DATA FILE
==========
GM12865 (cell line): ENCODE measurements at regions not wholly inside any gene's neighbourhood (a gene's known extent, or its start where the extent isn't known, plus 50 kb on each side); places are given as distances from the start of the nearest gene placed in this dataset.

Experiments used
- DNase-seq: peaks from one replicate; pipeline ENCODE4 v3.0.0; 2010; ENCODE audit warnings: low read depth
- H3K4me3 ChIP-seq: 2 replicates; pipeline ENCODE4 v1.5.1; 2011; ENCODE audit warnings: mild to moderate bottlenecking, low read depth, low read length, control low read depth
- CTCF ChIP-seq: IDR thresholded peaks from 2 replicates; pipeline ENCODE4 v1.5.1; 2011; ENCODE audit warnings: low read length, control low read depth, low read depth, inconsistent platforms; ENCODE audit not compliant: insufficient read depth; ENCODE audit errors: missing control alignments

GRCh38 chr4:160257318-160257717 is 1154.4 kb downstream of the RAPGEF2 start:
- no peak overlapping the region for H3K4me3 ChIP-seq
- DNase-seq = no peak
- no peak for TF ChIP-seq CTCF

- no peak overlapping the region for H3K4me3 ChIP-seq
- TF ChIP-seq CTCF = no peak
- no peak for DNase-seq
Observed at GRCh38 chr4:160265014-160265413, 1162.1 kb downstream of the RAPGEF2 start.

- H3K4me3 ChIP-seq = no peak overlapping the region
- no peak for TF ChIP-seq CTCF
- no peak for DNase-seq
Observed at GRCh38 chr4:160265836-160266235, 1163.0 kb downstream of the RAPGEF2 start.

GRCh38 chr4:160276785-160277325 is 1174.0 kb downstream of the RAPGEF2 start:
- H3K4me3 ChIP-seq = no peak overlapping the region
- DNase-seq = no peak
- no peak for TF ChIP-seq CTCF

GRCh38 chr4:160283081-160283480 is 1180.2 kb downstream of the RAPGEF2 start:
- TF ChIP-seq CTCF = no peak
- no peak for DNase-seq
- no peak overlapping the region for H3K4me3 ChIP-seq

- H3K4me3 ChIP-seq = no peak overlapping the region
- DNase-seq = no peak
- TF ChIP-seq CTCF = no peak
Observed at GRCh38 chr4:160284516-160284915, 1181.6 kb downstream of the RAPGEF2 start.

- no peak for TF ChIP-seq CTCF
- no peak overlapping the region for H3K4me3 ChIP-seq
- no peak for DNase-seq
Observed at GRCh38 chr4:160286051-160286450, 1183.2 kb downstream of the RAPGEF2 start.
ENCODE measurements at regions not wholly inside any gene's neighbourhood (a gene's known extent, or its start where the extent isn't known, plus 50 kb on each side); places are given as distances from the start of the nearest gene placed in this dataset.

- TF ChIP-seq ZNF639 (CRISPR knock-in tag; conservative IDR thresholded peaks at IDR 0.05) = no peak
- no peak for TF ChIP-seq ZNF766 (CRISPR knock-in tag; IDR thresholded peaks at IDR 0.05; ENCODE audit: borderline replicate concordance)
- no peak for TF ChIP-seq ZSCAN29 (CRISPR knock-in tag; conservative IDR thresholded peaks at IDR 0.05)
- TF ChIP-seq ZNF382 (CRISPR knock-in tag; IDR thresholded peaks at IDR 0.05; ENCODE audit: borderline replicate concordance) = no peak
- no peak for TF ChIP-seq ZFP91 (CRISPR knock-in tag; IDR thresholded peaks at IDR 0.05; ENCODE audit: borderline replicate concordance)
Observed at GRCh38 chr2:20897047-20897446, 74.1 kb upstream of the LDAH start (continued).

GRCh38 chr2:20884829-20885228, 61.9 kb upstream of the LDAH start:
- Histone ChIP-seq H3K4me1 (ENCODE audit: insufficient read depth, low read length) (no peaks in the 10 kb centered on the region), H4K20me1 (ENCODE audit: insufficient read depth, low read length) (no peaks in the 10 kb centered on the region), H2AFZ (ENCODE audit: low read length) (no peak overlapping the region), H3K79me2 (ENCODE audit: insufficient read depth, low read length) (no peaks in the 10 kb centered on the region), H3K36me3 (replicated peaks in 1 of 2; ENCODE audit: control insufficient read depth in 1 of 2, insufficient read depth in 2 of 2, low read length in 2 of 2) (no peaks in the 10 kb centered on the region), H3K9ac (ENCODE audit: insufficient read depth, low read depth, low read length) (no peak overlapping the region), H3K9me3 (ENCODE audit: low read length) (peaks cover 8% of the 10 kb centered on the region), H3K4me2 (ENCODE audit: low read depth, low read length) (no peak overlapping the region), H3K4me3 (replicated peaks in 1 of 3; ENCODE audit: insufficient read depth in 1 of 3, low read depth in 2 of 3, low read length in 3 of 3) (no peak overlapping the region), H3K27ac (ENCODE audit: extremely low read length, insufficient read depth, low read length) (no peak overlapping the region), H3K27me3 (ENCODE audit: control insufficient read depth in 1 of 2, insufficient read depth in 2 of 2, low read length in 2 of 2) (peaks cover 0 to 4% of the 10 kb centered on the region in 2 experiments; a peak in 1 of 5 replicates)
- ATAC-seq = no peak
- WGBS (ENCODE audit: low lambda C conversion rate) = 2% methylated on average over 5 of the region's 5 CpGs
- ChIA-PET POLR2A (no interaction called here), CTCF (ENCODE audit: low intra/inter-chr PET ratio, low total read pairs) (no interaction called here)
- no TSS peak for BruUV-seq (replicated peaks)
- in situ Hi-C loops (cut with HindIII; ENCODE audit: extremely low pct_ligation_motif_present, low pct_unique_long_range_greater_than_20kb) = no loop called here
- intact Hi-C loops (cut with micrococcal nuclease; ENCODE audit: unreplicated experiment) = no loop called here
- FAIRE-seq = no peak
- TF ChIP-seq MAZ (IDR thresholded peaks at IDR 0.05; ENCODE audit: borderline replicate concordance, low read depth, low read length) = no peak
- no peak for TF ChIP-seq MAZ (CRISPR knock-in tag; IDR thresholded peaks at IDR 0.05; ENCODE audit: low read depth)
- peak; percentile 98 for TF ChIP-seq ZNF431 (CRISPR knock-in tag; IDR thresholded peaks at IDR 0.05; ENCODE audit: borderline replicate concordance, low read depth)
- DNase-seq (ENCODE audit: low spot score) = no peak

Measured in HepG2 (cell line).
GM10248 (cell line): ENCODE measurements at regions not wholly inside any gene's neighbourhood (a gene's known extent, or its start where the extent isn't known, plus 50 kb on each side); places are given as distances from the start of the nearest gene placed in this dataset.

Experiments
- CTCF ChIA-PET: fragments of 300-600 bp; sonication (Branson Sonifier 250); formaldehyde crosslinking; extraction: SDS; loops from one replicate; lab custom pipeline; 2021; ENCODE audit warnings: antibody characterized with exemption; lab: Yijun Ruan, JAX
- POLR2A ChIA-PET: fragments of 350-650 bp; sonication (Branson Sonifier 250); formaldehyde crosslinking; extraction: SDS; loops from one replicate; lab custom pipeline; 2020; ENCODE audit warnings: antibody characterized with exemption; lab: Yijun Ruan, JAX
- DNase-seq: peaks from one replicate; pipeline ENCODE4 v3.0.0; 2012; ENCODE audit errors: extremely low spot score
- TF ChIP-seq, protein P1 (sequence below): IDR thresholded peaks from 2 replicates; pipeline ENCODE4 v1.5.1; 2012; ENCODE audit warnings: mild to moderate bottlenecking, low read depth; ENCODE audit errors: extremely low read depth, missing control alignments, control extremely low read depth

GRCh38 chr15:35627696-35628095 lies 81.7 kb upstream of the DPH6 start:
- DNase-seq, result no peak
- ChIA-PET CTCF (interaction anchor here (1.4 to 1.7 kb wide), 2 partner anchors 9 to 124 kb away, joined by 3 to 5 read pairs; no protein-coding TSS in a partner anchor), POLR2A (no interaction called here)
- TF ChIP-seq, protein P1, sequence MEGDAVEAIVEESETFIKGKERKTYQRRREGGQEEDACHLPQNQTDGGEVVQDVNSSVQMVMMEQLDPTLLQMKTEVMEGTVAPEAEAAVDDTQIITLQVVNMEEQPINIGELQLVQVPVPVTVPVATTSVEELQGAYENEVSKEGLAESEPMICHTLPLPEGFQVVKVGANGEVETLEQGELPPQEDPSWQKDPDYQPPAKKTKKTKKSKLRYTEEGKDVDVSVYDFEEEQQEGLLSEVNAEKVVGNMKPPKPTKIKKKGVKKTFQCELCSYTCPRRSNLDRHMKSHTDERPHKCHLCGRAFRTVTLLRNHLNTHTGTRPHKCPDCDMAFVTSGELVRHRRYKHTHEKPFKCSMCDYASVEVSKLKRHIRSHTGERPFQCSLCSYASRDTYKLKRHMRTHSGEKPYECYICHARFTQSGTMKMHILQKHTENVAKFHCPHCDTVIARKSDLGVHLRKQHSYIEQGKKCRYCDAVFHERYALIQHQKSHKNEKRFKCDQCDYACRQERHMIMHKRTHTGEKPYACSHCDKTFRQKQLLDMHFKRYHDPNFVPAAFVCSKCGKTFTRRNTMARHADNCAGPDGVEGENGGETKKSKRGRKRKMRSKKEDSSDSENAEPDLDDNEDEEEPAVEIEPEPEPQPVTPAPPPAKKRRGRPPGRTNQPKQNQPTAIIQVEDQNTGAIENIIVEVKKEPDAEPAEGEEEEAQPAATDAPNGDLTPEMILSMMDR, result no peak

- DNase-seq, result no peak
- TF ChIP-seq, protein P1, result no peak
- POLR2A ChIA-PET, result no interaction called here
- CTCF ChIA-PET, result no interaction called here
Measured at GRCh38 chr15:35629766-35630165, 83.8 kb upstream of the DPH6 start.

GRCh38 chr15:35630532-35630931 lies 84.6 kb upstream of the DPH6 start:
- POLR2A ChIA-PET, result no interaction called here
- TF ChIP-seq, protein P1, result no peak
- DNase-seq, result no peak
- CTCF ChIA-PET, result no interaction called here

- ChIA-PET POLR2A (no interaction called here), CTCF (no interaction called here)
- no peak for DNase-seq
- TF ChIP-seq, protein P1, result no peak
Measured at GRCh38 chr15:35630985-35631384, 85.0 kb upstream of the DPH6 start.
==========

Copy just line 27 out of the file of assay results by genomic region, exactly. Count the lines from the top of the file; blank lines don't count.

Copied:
- DNase-seq = no peak